Posted by Pamela Eboh, Awka | 3 July 2016 | 4,238 times
Prof. Stella Chinyere Okunna means different things to different people: a mother, teacher, mentor, academician, etc. In this interview with PAMELA EBOH, the two-time Commissioner (Information, Budget/Planning) in the Peter Obi administration in Anambra State bares her mind on her return to academics, negative effects of Nigeria’s culture on women and their poor representation in President Muhammadu Buhari’s administration, among other issues.
The international women’s day is a well-celebrated event globally. What is your assessment of its effect on women in general?
You know, one thing about this celebration is that once a day is dedicated to a particular segment of people, it has a way of drawing attention to that sector. We have the Women’s Day, Children’s Day, Workers’ Day, and so on. But one good thing is that on that particular day, even if you don’t think about those particular people, you are compelled to think about them because of the so many activities going on. During the women’s day, every focus is placed on them and as policy makers, government, individuals and even as families, you have a way of going along with the celebration and giving a thought about women. You don’t simply think about them casually, you think about them in all ramifications. So, the international women’s day is really a good way of elevating to people’s agenda the real issue being celebrated.
It is a global celebration, but it appears to be given more celebrity tag abroad than in Africa. Why?
Do Nigerians value women as much as they value them abroad? If you go to the United States, United Kingdom or Sweden, they value women there more than Nigerians. So, how will they celebrate us here the way they celebrate them in America? The Nigerian society doesn’t value women at all. Our culture doesn’t think women are important; our religion, whether Christianity or Islam, don’t see women as important. Women are occupying a subordinate position in both culture and religion in Nigeria and the same is going on in governance: so, how will they celebrate us here like they do in the UK? When they are almost achieving equality there, what are we achieving here? Even the Affirmative Action and Gender Equality, have we got it here? So, there is no way you can compare how it is done abroad and here. But I think we are trying also, even if we make only noise. At least, we know March 8 is Women’s Day, and whether all the noise we make will translate to anything in government is another matter. That day has been given to us women and it is left for us to make as much noise as we can. Perhaps, with time, they will listen.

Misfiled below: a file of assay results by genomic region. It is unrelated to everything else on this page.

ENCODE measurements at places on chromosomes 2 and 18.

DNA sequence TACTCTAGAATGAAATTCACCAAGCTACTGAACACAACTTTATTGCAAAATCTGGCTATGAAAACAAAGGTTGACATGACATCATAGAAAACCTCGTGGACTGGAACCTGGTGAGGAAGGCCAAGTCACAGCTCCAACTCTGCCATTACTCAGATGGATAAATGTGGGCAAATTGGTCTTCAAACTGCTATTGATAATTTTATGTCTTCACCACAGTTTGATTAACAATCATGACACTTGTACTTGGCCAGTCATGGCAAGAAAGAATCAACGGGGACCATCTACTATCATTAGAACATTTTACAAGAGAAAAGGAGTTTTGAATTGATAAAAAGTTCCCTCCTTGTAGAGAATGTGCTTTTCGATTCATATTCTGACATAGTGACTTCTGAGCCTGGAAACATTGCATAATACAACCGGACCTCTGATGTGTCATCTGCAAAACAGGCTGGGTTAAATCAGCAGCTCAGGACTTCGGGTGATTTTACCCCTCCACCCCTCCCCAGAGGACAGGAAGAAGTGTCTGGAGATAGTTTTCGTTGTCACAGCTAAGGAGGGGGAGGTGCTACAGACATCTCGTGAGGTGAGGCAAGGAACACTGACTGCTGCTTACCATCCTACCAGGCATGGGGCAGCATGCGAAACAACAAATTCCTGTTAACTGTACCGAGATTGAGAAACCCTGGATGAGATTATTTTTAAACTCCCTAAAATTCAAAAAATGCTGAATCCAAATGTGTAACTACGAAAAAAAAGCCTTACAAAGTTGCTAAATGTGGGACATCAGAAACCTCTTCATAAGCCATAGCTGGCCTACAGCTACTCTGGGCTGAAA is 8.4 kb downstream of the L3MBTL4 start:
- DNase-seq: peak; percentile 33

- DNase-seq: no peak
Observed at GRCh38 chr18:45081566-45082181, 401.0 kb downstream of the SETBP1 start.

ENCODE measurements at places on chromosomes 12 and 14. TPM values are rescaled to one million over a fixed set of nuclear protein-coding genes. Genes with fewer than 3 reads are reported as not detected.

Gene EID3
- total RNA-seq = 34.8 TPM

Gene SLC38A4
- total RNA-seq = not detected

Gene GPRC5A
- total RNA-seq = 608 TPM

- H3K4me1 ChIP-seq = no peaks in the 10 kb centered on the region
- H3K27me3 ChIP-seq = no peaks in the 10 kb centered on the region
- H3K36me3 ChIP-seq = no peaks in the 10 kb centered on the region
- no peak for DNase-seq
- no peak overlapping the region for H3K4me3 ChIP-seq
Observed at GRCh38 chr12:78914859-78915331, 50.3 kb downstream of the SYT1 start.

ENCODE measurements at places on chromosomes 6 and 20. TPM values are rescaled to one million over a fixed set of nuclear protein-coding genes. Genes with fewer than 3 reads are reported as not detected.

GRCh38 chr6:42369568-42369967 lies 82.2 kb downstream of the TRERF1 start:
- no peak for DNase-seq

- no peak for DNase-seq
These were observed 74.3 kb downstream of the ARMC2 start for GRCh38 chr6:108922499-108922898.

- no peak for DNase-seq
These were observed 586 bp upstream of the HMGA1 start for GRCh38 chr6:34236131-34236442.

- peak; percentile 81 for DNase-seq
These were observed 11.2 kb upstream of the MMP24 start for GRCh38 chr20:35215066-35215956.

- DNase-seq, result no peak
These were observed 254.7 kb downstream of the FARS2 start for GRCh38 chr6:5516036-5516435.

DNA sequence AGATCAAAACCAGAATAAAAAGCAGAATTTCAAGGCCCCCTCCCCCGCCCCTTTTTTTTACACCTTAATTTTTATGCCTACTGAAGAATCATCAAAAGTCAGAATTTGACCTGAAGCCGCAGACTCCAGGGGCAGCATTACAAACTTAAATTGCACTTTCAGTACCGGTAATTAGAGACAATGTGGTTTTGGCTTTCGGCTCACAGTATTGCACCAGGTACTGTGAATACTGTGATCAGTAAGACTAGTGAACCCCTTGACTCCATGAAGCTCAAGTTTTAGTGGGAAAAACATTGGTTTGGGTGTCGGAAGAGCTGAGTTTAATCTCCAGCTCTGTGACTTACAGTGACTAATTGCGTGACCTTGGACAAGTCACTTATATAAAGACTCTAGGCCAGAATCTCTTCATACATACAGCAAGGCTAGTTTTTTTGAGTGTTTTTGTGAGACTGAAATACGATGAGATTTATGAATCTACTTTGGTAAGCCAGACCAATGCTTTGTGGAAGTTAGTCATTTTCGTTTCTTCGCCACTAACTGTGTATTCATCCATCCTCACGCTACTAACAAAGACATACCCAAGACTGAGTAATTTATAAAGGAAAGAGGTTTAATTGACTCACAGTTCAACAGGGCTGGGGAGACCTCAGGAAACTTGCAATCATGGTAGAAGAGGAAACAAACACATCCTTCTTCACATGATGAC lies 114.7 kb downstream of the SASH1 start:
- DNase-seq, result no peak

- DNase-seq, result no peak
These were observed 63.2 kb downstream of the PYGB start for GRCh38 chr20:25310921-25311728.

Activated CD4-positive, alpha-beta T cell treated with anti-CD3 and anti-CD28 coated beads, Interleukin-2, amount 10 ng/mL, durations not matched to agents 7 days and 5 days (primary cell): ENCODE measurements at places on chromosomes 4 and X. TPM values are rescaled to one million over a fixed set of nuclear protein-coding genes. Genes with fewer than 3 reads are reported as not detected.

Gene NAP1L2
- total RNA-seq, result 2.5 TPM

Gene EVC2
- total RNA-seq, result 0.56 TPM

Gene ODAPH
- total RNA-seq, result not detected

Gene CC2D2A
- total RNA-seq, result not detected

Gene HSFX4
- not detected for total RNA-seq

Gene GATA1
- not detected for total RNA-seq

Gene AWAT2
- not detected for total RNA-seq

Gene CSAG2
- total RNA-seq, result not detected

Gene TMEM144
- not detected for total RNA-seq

Talking about-noise making, don’t you think it will take women of your calibre to beat the drums and make the day to be celebrated with fanfare as it is done broad?
Well, the government celebrate it and whether they mean it or not, I do know that they are going to the women development centre with the women and same thing will be done in Enugu State, the rest of the South-east zone as well as in every Nigerian state and even in the North where they treat women as practically nothing. I also think there are non-governmental organizations (NGOs) crusading for women. And from the research I have done since I left government on NGOs for women in government, I noticed that the general view is that Nigerian women are so educated and bold hence, they must be taking very active part in politics, but the research data didn’t show it that way. It showed women are very active in politics: they do all the campaigning, sing all the songs, do all the dancing and also vote. But, when it comes to occupying political positions, women are still lagging. And that’s in Anambra State where they think women are so bold. There is a non-governmental organisation, CEDOC, which is run by Oby Ezekwesili. It has done a lot of work and there are so many other NGOs that are crusading, like Joy Ezilo in Enugu State. She has done quite well too. I am sure in Anambra State there are women who are also crusading because it is not really a government thing. I have been in government and I know that no matter how genuine government effort is about women, sometimes some of it may be playing to the gallery, particularly a government that is not doing well; a government that is trying to appropriate every kind of opportunity, make noise to be on public agenda. For that kind of government anywhere in the world, this kind of celebration is just playing into their hands; they simply make noise and women will come out in their uniforms and dance. And that’s where it ends. Whatever you have to offer like symposium, communiqué, they won’t implement them. So, it depends…, I agree with you. But I believe with the effort some women are putting through NGOs the celebration will get better.
You used to be a notable name in academics: being the first female Professor of Mass Communication, before you moved into the corridors of politics, via appointment as commissioner by ex-governor Peter Obi. Between academics and politics, which one would you say you are more comfortable with?